MSU's John Jiang Finds Hospitals put
your data at risk
April 10, 2017
in a hospital bed, the last thing you should have to worry about is a
personal data breach. Yet recent research co-authored by a Michigan
State University business scholar found nearly 1,800 occurrences of
large data breaches in patient information over a seven-year period.
The study, by Xuefeng "John" Jiang, MSU associate professor of
accounting, and colleagues from Johns Hopkins and Ball State
universities, is published in JAMA Internal Medicine. The data breaches
occurred in health care facilities ranging from UC Davis Medical Center
in California to Henry Ford Hospital in Michigan.
"Our findings underscore the critical need for increased data protection
in the health care industry," Jiang said. "While the law requires health
care professionals and systems to cross-share patient data, the more
people who can access data, the less secure it is."
The researchers examined Department of Health and Human Services data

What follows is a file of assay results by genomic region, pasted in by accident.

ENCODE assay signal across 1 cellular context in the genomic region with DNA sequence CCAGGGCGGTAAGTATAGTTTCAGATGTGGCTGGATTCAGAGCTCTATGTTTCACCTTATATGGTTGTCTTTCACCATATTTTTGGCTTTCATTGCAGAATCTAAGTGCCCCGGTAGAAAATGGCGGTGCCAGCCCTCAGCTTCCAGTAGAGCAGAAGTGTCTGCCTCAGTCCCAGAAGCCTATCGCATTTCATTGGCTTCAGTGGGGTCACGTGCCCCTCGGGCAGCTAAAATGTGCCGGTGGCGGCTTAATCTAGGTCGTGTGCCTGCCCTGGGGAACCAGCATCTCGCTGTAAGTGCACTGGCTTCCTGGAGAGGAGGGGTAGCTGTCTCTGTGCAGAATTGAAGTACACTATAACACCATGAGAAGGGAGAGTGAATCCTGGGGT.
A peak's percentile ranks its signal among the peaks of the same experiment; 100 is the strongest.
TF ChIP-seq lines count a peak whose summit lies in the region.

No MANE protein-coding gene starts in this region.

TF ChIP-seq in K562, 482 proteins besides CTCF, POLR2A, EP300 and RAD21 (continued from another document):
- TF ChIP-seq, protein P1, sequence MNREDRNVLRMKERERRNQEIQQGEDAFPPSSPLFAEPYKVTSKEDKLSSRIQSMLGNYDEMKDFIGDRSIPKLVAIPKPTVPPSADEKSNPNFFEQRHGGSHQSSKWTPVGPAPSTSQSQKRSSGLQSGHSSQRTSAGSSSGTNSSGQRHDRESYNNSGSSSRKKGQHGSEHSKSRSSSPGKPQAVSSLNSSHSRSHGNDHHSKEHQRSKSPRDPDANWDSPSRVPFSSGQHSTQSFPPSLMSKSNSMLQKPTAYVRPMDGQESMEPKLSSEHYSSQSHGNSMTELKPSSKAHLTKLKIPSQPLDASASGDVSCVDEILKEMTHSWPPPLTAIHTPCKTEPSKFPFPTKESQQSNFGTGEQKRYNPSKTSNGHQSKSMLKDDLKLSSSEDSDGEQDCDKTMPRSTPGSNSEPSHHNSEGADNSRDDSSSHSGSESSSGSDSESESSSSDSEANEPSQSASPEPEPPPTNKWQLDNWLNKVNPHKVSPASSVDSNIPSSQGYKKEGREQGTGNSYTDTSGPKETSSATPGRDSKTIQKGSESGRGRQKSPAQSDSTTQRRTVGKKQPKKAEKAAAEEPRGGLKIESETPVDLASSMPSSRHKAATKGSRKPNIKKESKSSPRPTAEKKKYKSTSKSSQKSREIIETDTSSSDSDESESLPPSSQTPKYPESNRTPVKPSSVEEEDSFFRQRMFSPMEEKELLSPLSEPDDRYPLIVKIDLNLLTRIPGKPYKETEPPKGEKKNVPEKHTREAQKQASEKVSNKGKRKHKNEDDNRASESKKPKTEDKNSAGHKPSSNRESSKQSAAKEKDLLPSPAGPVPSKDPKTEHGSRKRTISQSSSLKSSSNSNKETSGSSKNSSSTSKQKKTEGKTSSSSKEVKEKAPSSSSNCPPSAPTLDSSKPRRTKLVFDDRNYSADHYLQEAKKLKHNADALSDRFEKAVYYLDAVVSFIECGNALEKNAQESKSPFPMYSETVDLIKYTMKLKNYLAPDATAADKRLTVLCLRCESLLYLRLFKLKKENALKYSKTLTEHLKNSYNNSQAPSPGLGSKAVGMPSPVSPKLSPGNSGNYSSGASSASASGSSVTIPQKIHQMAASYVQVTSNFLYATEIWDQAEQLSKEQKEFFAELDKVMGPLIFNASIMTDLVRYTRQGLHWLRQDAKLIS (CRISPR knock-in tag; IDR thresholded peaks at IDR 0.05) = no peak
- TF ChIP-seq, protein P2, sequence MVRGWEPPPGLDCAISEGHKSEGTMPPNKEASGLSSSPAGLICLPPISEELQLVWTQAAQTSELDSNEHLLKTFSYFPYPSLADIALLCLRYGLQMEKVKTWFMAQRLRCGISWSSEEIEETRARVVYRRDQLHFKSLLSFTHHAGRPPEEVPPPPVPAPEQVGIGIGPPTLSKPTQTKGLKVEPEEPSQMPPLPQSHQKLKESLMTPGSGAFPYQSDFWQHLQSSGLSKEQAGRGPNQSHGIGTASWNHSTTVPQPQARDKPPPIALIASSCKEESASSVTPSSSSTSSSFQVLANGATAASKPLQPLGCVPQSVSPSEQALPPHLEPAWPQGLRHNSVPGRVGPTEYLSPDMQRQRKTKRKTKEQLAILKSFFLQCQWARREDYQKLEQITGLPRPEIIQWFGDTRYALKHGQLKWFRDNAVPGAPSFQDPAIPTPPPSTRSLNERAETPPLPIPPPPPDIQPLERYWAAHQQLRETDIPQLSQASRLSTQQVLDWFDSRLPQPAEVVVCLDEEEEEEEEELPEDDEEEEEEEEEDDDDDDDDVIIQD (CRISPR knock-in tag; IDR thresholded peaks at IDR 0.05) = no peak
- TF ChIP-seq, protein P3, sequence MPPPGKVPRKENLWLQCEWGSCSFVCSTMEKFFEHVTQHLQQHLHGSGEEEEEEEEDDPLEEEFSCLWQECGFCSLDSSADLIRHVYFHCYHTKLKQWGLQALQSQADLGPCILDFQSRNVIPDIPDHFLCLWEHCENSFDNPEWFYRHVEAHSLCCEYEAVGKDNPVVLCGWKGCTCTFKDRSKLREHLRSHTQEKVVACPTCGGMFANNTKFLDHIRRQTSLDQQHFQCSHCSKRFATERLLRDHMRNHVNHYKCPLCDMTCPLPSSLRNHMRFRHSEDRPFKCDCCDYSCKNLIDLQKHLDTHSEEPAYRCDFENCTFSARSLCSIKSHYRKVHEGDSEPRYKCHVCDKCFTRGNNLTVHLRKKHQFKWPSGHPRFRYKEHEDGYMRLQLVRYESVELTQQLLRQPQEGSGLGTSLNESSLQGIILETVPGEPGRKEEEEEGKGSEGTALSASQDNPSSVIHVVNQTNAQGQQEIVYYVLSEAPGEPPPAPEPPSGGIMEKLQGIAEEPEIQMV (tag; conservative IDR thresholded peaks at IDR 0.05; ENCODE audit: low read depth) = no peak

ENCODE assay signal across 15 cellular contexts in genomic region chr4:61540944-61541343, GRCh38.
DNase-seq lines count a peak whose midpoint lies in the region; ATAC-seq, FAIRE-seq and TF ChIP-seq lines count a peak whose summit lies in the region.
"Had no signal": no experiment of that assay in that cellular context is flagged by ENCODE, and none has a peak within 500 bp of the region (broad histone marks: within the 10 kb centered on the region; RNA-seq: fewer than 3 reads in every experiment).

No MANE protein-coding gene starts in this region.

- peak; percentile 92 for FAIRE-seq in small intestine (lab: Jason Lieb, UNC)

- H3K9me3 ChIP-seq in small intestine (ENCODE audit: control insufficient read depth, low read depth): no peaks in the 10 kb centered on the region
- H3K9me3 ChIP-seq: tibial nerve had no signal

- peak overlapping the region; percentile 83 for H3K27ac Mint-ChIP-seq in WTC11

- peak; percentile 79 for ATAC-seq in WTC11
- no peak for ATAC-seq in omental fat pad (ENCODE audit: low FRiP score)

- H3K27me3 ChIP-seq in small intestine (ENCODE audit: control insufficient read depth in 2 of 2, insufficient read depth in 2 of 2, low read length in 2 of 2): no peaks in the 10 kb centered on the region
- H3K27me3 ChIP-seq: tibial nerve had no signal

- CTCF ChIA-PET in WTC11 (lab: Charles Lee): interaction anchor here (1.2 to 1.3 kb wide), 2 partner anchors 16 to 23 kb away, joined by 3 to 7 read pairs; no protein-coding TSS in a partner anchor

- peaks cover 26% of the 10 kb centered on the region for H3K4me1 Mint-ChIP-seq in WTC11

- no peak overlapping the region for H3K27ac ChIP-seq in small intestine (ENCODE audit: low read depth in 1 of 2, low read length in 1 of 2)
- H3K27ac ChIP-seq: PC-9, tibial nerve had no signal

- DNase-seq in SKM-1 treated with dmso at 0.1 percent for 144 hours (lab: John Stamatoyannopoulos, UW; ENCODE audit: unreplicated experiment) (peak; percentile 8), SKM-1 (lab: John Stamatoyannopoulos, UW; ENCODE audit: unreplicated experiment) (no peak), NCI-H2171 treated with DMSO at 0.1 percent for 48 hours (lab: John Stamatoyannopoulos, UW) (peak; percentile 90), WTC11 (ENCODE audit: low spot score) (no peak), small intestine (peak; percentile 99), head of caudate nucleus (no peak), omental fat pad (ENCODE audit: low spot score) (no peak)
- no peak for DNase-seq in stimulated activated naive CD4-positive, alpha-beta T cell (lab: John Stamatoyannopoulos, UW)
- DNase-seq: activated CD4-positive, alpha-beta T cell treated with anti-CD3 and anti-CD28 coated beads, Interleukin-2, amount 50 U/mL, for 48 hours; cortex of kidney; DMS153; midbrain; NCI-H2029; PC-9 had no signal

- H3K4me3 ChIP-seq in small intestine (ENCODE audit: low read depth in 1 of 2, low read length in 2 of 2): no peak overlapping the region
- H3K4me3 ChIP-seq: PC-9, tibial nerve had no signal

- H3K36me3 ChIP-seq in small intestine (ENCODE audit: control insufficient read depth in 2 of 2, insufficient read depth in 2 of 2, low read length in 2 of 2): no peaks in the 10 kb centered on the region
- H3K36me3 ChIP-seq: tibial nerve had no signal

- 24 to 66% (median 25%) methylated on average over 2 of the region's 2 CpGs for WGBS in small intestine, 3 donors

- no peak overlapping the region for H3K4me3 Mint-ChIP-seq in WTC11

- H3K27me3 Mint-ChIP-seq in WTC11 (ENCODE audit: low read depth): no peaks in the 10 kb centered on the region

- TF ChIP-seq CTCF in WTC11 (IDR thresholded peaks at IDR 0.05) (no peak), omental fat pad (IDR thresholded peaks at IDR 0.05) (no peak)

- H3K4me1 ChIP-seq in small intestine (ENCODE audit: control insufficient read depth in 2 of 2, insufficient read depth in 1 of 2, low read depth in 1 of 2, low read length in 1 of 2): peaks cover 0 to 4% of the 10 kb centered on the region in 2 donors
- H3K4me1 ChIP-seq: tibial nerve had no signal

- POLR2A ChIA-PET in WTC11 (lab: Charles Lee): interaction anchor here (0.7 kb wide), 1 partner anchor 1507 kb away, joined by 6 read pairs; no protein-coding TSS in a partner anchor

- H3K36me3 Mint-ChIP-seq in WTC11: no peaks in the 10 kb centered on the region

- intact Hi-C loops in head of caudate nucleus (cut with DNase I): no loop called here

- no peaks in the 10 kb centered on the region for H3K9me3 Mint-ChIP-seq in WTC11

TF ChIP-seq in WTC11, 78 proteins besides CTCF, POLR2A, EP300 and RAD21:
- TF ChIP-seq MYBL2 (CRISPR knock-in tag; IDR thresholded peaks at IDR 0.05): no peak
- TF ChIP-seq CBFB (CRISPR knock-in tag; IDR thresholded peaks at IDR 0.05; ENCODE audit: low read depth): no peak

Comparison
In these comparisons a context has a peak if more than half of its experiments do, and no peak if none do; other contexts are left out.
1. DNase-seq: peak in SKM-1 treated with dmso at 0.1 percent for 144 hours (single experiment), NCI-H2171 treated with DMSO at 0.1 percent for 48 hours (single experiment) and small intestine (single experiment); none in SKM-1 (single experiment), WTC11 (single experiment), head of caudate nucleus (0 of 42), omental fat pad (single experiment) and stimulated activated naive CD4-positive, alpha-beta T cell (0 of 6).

for the period October 2009-December 2016. By law, hospitals covered by
the Health Insurance Portability and Accountability Act, or HIPPA, must
notify HHS of any breach affecting 500 or more individuals within 60
days from the discovery of the breach.
they found was alarming:
•Healthcare providers reported 1,225 of the 1,798 recorded breaches,
while business associates, health plans and healthcare clearinghouses
reported the rest.
•257 breaches reported by 216 hospitals.
•33 hospitals experienced more than one breach - many of which are
large, major teaching hospitals.
This research reinforces the critical trade-off patients face:
healthcare systems having access to information they need, versus a
hacker planning to spend your savings at Best Buy.